Monday, April 13, 2009


I am so proud of myself!
Probably inordinately so, given the ease of this recipe.
Pita bread is filling, low-calorie, and ridiculously easy to make. It's a fun project for kids, too, since it can be done quickly and you get cute little pockety breads.

Mine didn't turn out perfectly - I think my whole wheat flour's gone off a bit (ew). I also think I'd roll out the dough a bit thinner, and cook a little bit longer. But toasting saved even the mushy ones, so it's all good.

Pita only calls for 6 ingredients, and the recipe is quite forgiving. You can use sugar or honey, 100% whole wheat flour or 100% white flour, or any combination thereof; I used active dry yeast, but if you don't want to bother with dissolving and proofing, you can use rapid rise just as easily. You can use whatever oil you have in your house, but if you want to be all authentic, use olive oil.

Makes 8 pitas.

3 cups flour (I used 2 cups white and 1 cup wheat, and that seemed just about right)
1.5 t. salt
1 T. sugar or honey
1 packet yeast (or if you're using rapid rise, 2 t.)
1.25 - 1.5 cups room temperature water
2 T. olive oil, vegetable oil, butter or shortening
If you're using active dry yeast, follow the instructions on the packet to get it going, then add it to your dry ingredients. Otherwise, mix the yeast in with the flour, salt and sugary-substance. Add the olive oil and water and stir together with a wooden spoon. All of the ingredients should form a ball. If some of the flour won't stick, add a tablespoon more water until you get the right consistency.

Once it's all in a big ballish glop, dump it out on a lightly floured work surface and knead the dough for about 10 minutes, or until your arms fall off. If you're using an electric mixer, mix at low speed for 10 minutes (I personally don't think it takes this long - I kneaded for exactly 7 minutes). You want the dough to become stretchy and elastic and smooth (so where it bounces back when you press it with your widdle finger).

Once the dough's been pummeled, form it into a ball and put it in a big ol' bowl that's been lightly coated with oil. Roll it around a little (or cheat and use a spray oil like I did) so that it's lightly coated with oil on all sides. Cover the bowl with a damp towel and set it aside to rise until it's doubled in size, approximately 90 minutes.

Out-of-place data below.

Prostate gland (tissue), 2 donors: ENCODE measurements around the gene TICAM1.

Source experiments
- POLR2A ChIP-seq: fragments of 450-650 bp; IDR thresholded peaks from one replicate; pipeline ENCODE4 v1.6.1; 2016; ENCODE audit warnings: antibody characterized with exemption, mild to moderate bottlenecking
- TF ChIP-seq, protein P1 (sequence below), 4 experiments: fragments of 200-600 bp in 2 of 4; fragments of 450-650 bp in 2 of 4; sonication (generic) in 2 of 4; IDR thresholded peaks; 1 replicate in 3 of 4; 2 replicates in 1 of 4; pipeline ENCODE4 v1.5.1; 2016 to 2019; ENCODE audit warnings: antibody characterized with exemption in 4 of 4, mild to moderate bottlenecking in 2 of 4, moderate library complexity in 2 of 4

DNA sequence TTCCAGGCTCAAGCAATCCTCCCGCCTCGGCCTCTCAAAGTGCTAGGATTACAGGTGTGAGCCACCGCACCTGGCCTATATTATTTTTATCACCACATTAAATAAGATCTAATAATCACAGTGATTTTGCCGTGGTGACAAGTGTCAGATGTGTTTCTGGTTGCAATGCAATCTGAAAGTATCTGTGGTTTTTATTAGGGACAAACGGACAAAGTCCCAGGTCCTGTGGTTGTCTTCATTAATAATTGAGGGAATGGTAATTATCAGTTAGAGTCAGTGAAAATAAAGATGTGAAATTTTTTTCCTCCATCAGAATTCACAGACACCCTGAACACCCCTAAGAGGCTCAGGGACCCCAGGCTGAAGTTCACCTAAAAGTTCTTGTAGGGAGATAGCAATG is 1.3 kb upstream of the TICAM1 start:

Once you've done the laundry, picked your nose, called your Aunt Millicent, run to the store to pick up tampons, taken a 20 minute nap, and yelled at the cat, punch the dough down to release some of the trapped gases and divide it into 8 mini-balls (heh). Cover the ballspawns with a damp towel and let them rest for 20 more minutes.

Meanwhile (back at the ranch), preheat the oven to 400 degrees. If you have a baking stone (I don't), put it in the oven to preheat, too. If you're a mere mortal and don't have a baking stone, turn a cookie sheet upside down and place it on the middle rack of the oven while you're preheating it.

After the dough has relaxed for 20 minutes (charge it spa fees), spread a light coating of flour on a work surface, take your balls (heheh), sprinkle a little flour on top of the dough, and use a rolling pin, a big glass, or your hands to stretch and flatten the dough. Roll those suckers out to between 1/8 and 1/4 inch thick (I think on the thinner side produces better results). If the dough doesn't want to stretch sufficiently, slap it upside the head and let it rest another 5-10 minutes, then try it again.

If you have a spray bottle in the kitchen, spray a light mist of water onto your baking surface (i.e., the cookie sheet in the oven) and close the oven for 30 seconds. I have a "cat blaster" spray mister bottle that works really well for this. Getting the oven moist (heh heh again. I know - I'm terrible) reduces blistering on the outside of your pitas. You can skip this step if you don't have a spray bottle handy. No biggie.